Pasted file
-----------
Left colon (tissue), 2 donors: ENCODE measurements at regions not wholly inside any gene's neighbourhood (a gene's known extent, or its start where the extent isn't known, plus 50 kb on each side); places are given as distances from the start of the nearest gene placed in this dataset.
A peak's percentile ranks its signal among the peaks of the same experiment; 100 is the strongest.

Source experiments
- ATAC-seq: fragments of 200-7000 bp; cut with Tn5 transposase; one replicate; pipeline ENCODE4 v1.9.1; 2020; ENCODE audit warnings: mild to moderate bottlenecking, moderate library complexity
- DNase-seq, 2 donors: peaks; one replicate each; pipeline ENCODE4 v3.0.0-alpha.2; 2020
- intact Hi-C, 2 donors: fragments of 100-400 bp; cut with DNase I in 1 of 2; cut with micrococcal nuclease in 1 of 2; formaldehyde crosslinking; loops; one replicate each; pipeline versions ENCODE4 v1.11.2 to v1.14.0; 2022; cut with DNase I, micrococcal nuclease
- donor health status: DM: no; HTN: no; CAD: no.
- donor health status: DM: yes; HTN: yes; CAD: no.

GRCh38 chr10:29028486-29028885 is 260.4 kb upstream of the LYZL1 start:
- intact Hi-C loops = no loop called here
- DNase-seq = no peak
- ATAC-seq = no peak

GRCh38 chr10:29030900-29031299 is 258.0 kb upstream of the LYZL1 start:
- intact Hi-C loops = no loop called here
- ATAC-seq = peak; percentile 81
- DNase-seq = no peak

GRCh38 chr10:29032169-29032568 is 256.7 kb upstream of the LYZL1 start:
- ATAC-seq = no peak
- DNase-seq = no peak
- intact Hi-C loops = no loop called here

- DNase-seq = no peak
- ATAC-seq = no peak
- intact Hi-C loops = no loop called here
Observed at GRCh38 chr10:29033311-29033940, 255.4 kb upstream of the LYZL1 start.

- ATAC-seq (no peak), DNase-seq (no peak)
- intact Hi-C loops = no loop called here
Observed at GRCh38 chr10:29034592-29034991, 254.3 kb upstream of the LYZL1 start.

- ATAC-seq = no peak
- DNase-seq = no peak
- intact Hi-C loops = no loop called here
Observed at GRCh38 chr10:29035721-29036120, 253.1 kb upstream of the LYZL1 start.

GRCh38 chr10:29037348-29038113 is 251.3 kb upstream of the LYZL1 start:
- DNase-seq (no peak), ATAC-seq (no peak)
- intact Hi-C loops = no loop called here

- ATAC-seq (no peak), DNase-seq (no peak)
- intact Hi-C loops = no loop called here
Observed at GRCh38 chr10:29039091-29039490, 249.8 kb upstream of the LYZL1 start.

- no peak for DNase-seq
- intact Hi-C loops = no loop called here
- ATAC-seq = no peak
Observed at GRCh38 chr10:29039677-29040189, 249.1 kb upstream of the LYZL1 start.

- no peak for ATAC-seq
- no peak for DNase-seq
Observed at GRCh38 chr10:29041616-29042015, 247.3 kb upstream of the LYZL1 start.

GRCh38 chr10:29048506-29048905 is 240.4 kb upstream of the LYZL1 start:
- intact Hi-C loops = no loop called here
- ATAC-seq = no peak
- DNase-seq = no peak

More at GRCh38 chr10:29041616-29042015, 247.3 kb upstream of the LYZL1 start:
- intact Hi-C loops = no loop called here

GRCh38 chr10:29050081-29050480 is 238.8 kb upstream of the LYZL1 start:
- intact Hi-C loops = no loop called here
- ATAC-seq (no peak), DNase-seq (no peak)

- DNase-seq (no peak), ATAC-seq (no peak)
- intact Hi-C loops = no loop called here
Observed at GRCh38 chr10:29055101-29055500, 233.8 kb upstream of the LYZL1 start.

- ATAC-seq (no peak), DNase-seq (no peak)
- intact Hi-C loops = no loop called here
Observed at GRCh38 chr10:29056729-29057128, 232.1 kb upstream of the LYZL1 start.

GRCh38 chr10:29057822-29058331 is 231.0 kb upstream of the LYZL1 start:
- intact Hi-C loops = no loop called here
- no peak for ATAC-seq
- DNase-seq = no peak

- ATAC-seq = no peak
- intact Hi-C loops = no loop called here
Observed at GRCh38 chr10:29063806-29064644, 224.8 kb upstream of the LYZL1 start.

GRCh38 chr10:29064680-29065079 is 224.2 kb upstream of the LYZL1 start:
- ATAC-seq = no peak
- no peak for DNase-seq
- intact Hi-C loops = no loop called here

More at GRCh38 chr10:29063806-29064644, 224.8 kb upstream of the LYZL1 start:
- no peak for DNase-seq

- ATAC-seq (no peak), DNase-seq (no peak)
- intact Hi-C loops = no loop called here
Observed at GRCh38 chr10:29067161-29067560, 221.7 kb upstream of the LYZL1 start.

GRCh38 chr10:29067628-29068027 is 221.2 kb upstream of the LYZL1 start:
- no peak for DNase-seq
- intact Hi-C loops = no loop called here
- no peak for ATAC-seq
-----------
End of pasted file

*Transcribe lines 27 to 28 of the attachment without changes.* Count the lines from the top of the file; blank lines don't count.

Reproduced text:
Observed at GRCh38 chr10:29034592-29034991, 254.3 kb upstream of the LYZL1 start.

- ATAC-seq = no peak